Editorial: Social awareness is the new airline CEO competitive skill
For the CEOs of some of the world’s largest airlines, coronavirus hasn’t just meant wrecked financials and networks. They are rebuilding their carriers with a new perspective on what it means to be a good corporate leader and citizen.
Empathy and social awareness are not attributes that first come to mind when thinking about the average airline CEO, who is nearly always male and often white, even when the airline is based in a predominantly non-white community. It’s a world of men, many of whom are former pilots or who fly personal planes, with a bias towards economics and technology.
But events of the past year—not just the pandemic, but the heightened focus on climate change, the Black Lives Matter movement, the contentious US presidential election and mass shootings—seem to have given some airline CEOs time to think about their companies differently while their fleets were grounded.
United Airlines CEO Scott Kirby put it best in a recorded message to the US Chamber of Commerce’s Aviation Summit, a virtual event on March 31. As domestic traffic recovered, Scott said he realized that people were talking about a “return to normal” but this is not how to think about the recovery. “Too often, that means running the business the way we always ran the business instead of taking the opportunity to completely rethink how we do business,” he said.
Within that rethinking, United is “doubling down” on its focus on customers and wants to play a larger, global role in society—specifically in diversity, equality and inclusion initiatives and in climate change, where United aims to be “100% green” without relying on carbon offsetting.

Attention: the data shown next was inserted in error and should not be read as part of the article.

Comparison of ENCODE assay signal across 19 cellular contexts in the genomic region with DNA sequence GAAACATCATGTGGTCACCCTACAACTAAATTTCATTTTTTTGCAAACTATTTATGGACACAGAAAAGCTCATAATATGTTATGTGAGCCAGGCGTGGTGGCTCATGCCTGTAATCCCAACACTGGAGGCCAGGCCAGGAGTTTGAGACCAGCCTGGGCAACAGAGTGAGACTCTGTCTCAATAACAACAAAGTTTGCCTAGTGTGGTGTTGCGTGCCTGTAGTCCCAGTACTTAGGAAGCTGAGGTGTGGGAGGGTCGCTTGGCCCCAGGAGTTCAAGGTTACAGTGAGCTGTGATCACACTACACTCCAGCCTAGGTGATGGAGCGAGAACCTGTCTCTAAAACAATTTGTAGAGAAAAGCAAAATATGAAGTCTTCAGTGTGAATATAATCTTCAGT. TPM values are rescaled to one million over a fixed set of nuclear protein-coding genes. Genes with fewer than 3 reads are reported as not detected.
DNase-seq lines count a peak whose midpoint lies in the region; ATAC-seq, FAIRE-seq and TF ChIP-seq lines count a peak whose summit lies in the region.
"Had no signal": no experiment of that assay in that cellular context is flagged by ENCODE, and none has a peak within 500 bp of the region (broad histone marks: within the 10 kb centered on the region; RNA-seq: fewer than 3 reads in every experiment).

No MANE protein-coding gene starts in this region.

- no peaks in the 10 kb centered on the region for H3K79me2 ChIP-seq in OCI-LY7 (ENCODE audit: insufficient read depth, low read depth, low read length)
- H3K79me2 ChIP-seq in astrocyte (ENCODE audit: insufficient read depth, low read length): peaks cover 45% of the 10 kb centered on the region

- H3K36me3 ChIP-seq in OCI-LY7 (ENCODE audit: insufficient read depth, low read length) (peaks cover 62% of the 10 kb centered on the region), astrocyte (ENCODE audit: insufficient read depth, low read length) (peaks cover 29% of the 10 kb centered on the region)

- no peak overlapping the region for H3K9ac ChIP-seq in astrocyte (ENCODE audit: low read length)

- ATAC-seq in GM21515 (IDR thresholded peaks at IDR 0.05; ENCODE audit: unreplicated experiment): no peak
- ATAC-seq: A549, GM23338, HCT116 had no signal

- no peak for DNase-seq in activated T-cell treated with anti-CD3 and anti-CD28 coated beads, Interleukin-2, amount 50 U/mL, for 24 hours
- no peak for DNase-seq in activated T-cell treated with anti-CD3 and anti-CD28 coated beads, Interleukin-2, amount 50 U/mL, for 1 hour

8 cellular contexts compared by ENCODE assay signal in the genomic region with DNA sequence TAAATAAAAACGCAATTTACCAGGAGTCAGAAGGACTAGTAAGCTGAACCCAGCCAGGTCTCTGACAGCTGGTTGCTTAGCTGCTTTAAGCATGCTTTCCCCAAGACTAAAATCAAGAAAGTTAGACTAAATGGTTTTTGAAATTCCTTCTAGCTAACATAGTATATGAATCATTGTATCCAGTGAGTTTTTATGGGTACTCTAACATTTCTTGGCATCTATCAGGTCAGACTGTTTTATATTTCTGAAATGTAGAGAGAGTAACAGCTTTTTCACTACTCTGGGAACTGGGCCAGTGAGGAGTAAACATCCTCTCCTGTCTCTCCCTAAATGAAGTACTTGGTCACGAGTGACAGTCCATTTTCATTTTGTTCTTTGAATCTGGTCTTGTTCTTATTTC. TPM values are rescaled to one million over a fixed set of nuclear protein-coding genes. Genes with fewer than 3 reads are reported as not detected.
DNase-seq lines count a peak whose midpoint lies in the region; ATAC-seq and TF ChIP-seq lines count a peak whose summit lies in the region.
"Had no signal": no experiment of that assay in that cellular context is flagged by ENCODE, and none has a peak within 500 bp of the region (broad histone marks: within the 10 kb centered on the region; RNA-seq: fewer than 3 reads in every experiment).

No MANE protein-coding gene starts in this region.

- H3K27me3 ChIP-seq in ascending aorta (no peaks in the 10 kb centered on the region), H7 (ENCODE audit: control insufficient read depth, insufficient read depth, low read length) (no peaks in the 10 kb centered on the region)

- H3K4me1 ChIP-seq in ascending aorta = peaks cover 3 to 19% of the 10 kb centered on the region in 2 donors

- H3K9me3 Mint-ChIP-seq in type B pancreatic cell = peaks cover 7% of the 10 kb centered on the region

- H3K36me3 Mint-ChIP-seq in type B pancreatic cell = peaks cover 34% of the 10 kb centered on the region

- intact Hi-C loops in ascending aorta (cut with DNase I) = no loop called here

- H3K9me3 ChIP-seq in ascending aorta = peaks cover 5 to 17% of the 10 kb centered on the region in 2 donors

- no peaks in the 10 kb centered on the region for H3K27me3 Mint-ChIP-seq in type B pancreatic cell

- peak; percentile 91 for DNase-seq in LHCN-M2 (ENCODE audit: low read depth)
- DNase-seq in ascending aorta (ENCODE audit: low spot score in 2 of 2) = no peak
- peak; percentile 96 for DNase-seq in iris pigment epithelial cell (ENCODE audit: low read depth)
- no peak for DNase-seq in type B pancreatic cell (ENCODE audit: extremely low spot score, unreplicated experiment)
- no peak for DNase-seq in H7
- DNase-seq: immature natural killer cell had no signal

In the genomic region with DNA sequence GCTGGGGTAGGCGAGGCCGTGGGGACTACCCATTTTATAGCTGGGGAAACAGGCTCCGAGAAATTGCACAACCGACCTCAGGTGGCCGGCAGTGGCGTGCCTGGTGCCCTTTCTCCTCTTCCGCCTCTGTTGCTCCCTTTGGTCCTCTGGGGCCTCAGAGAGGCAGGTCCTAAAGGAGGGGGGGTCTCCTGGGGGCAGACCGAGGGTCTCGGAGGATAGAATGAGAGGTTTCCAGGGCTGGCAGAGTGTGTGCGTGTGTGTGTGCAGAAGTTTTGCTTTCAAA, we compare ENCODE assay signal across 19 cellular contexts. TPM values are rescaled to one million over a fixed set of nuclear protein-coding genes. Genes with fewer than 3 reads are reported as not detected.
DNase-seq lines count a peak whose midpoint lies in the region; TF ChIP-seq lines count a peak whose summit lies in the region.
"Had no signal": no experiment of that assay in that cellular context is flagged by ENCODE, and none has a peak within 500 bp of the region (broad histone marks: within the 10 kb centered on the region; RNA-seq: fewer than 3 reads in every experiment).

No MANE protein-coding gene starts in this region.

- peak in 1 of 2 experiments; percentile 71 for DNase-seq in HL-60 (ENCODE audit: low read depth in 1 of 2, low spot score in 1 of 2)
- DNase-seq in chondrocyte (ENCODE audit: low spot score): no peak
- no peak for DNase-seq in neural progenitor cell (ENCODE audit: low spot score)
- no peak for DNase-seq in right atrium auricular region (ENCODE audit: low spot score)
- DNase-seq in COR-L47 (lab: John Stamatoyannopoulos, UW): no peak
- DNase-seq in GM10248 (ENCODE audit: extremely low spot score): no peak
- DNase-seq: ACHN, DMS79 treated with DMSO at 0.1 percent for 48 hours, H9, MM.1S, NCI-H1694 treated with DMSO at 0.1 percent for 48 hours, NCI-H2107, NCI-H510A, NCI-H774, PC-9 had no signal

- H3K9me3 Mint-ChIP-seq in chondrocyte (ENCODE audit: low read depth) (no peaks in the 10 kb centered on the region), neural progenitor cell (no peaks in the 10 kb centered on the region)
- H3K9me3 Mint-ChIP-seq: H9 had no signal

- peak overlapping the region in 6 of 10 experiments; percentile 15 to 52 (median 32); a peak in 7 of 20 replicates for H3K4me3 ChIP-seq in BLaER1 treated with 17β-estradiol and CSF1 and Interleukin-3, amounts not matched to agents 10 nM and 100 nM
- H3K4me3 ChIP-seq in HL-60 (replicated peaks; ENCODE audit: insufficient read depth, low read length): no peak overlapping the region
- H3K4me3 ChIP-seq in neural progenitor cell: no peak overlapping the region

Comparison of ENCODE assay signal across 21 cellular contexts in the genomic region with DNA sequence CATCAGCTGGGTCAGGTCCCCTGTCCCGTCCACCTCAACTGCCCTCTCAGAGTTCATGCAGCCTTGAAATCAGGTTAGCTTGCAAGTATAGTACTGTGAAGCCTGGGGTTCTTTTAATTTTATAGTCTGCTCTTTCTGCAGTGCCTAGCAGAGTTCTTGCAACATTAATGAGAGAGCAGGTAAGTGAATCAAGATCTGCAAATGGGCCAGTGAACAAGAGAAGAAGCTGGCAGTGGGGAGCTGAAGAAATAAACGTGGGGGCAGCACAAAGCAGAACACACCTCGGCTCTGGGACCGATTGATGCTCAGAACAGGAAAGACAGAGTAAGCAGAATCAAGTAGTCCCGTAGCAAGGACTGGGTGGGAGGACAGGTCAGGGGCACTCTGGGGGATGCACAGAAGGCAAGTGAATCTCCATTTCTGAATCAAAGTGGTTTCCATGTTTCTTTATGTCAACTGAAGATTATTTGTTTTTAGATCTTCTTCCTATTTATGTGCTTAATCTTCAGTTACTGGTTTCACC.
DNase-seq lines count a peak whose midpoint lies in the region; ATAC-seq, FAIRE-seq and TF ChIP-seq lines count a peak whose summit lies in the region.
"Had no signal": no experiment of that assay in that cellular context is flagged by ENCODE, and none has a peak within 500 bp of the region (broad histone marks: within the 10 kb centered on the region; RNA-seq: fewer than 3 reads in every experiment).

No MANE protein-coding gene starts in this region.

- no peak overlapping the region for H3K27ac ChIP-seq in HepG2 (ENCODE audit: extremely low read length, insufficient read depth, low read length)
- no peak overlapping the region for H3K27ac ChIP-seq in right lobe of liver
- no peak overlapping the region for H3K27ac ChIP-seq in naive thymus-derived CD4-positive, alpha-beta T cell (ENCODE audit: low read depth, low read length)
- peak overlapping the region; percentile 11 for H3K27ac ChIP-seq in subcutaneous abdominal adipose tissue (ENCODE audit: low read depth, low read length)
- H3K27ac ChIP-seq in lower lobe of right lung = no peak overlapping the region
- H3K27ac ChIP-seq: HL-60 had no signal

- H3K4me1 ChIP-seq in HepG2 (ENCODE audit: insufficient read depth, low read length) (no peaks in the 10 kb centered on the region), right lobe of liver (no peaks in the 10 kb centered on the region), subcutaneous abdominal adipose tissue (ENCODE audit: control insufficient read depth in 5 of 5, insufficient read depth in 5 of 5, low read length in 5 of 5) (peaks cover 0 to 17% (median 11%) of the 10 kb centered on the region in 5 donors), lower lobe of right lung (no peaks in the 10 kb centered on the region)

American Airlines CEO Doug Parker, another speaker (with whom Scott was a long time executive team mate at America West, US Airways and American), spoke emotionally about how the pandemic had inspired “unprecedented collaboration” between US airline management and their labor unions on everything from virus health safety and public messaging to campaigning for government support. “It’s the most exciting thing that came out of the pandemic,” Parker said. “We can get a lot more done in the industry when we work together and when we give our people a voice.”
Delta Air Lines’ CEO Ed Bastian had an abrupt confrontation with this new world this week. Having initially stayed out of the furor about a new election rules law in his airline’s home state of Georgia, he was forced to take a stand. In a memo to employees reported by several US newspapers, he said, “I need to make it crystal clear that the final bill is unacceptable and does not match Delta’s values.”
The cynical would say this newfound social awareness is entirely based on a scramble for business in a dire environment. Was Bastian’s about turn spurred by large corporations that want to see those with whom they do business, including their travel providers, align with their diversity and equality values? Has Kirby seen an opportunity to be America’s top green airline because of the appeal to younger travelers and to eco-conscious corporations? Of course, Parker’s message that “stronger together” is also a boardroom win if it avoids costly strikes.
None of these three are blazing trails in airline c-suite empathy. Exhibit A: Herb Kelleher, who deftly (but genuinely) made every employee and almost every customer feel as loyal to him and the Southwest brand as to their families. Until the pandemic, Southwest was also the only US airline to be consistently profitable—and it remains the only US major to not have issued a single furlough. Current CEO Gary Kelly, a finance guy, has continued that people-and-values-first ethic. Alaska Airlines, under recently retired CEO Brad Tilden, created some of the strongest community support efforts in the industry; Robin Hayes at JetBlue is passionate about their community projects, the JetBlue people and taking care of the customer. Many Asian carriers have been far ahead of the US airlines in this respect.
On the other side of this pandemic, caring about what your employees and customers care about will be less a “nice to have” and more of a business requirement; it will become a competitive tool. If coronavirus makes airline CEOs more caring beyond flying safely and filling seats, it will ultimately help shape a better industry.